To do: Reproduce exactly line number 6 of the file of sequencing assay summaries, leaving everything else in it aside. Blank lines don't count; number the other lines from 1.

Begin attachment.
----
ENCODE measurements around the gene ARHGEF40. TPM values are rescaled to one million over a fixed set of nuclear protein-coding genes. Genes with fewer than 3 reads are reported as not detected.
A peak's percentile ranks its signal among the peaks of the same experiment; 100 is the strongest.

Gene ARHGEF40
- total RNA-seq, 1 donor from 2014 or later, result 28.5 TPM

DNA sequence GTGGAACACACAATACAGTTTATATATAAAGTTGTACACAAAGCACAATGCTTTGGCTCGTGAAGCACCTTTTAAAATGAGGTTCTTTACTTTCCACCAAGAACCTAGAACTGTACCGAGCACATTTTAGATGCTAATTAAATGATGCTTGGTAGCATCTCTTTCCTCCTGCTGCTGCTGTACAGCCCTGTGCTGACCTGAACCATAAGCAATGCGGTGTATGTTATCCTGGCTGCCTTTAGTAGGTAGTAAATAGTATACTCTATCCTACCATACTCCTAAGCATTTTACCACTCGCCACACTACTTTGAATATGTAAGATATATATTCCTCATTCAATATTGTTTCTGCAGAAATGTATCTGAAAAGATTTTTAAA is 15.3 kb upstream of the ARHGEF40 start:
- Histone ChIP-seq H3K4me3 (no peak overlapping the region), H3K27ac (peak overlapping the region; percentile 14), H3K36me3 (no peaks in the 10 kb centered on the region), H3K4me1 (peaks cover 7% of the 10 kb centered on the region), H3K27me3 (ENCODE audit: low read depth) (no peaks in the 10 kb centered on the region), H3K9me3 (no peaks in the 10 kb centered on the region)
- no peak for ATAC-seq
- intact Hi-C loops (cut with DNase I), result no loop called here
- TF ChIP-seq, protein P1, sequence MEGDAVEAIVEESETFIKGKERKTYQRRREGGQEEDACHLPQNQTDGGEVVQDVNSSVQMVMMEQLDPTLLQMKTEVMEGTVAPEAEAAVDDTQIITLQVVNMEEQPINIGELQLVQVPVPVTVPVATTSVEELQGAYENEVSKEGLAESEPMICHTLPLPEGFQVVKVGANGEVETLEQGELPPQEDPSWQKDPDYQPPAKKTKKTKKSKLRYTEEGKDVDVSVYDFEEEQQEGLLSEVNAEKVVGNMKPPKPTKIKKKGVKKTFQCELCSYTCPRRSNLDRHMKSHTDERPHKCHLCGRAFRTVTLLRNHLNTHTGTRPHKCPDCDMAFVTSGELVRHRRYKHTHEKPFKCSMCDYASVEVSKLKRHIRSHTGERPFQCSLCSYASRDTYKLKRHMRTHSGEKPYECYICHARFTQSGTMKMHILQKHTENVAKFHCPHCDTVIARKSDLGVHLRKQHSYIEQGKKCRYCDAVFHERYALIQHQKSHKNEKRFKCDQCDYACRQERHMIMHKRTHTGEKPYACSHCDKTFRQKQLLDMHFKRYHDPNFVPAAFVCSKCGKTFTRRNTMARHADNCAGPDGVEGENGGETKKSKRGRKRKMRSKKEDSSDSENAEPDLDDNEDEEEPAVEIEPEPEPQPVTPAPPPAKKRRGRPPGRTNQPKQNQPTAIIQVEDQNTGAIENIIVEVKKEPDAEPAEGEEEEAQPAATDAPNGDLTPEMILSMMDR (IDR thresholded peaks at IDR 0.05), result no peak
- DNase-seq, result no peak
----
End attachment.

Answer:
- Histone ChIP-seq H3K4me3 (no peak overlapping the region), H3K27ac (peak overlapping the region; percentile 14), H3K36me3 (no peaks in the 10 kb centered on the region), H3K4me1 (peaks cover 7% of the 10 kb centered on the region), H3K27me3 (ENCODE audit: low read depth) (no peaks in the 10 kb centered on the region), H3K9me3 (no peaks in the 10 kb centered on the region)